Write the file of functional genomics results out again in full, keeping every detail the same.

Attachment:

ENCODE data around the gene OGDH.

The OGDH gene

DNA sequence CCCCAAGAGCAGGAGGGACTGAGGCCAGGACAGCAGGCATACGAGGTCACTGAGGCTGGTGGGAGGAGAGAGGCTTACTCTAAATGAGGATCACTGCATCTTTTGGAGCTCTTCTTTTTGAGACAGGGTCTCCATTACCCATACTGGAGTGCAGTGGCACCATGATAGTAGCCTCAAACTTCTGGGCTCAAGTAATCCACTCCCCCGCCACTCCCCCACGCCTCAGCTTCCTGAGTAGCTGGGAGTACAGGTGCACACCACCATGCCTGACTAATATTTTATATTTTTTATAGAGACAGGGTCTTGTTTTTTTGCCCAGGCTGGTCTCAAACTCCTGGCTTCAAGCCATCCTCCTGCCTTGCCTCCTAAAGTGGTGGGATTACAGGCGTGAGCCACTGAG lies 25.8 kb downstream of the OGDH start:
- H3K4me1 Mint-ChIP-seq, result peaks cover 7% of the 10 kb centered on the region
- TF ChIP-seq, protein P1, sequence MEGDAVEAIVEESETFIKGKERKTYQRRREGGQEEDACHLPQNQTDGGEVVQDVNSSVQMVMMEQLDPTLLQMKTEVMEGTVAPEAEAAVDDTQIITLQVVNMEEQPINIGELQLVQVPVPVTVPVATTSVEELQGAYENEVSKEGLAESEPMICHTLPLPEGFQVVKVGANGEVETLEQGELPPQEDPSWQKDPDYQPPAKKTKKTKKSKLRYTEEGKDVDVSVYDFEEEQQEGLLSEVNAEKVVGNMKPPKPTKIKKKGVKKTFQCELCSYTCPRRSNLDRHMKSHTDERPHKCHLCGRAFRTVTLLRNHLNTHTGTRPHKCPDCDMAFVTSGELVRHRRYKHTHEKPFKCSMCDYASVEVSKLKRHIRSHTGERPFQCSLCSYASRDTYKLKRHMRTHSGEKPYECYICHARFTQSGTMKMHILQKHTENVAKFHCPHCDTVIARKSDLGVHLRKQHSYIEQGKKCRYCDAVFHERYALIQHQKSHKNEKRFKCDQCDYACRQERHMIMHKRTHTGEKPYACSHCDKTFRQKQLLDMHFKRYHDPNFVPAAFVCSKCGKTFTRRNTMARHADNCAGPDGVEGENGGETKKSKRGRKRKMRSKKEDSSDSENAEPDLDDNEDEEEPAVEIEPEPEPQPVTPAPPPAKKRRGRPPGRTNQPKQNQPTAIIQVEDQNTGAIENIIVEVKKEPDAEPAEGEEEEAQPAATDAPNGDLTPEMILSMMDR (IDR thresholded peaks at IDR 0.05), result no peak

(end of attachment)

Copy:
ENCODE data around the gene OGDH.

The OGDH gene

DNA sequence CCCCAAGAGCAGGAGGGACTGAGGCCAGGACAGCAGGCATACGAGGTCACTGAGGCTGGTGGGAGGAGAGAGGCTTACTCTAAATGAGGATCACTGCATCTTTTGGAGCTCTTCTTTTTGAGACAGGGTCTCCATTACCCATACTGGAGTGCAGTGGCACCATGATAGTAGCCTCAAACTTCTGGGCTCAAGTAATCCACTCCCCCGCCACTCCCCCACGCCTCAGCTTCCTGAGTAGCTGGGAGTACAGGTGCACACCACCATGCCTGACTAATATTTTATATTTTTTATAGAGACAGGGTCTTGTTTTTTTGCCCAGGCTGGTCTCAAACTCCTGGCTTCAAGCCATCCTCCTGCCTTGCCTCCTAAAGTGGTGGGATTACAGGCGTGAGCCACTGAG lies 25.8 kb downstream of the OGDH start:
- H3K4me1 Mint-ChIP-seq, result peaks cover 7% of the 10 kb centered on the region
- TF ChIP-seq, protein P1, sequence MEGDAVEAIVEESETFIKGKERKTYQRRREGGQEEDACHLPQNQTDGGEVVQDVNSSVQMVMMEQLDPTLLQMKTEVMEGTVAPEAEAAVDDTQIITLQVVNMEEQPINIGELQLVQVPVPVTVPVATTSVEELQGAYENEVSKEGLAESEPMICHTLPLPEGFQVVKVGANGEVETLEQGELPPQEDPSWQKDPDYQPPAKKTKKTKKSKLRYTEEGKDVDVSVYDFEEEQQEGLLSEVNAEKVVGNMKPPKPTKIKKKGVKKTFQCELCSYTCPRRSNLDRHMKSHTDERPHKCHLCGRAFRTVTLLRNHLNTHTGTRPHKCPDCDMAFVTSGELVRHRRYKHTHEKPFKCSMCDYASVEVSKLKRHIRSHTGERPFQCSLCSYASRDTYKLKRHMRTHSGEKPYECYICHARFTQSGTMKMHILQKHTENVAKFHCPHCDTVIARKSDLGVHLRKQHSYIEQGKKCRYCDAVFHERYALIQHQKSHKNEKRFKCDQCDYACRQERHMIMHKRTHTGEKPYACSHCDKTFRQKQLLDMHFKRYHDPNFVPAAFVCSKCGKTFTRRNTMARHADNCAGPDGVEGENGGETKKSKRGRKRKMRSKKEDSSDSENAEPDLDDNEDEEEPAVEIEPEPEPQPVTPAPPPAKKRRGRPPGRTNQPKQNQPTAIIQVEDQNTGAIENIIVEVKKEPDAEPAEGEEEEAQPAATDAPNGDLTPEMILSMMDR (IDR thresholded peaks at IDR 0.05), result no peak